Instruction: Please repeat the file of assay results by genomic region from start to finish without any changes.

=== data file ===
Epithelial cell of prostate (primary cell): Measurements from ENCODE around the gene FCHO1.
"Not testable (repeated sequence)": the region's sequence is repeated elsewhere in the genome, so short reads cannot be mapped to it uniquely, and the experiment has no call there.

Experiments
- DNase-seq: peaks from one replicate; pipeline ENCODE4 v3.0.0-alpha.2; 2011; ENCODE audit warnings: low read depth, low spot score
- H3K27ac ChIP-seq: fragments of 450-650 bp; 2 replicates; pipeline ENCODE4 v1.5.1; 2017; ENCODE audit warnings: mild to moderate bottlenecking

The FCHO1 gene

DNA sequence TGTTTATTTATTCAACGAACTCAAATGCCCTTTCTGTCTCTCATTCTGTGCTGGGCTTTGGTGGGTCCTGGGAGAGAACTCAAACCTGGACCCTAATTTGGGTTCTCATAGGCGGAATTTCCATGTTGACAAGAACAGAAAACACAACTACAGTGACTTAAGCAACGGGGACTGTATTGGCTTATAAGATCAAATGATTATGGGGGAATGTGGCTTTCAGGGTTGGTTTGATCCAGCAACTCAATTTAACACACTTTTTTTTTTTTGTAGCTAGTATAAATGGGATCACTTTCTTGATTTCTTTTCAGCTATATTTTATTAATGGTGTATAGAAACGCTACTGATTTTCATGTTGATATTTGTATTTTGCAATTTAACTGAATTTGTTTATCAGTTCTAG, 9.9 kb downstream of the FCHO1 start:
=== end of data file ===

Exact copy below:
Epithelial cell of prostate (primary cell): Measurements from ENCODE around the gene FCHO1.
"Not testable (repeated sequence)": the region's sequence is repeated elsewhere in the genome, so short reads cannot be mapped to it uniquely, and the experiment has no call there.

Experiments
- DNase-seq: peaks from one replicate; pipeline ENCODE4 v3.0.0-alpha.2; 2011; ENCODE audit warnings: low read depth, low spot score
- H3K27ac ChIP-seq: fragments of 450-650 bp; 2 replicates; pipeline ENCODE4 v1.5.1; 2017; ENCODE audit warnings: mild to moderate bottlenecking

The FCHO1 gene

DNA sequence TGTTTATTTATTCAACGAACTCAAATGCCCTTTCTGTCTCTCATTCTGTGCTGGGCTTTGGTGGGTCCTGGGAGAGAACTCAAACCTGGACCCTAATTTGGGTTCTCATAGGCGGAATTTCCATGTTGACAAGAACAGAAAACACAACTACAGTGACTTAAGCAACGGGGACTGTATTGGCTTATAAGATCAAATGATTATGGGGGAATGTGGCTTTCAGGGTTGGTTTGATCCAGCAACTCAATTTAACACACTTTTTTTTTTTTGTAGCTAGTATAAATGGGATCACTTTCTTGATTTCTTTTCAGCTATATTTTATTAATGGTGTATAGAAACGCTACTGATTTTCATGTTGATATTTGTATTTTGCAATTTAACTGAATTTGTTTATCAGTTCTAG, 9.9 kb downstream of the FCHO1 start: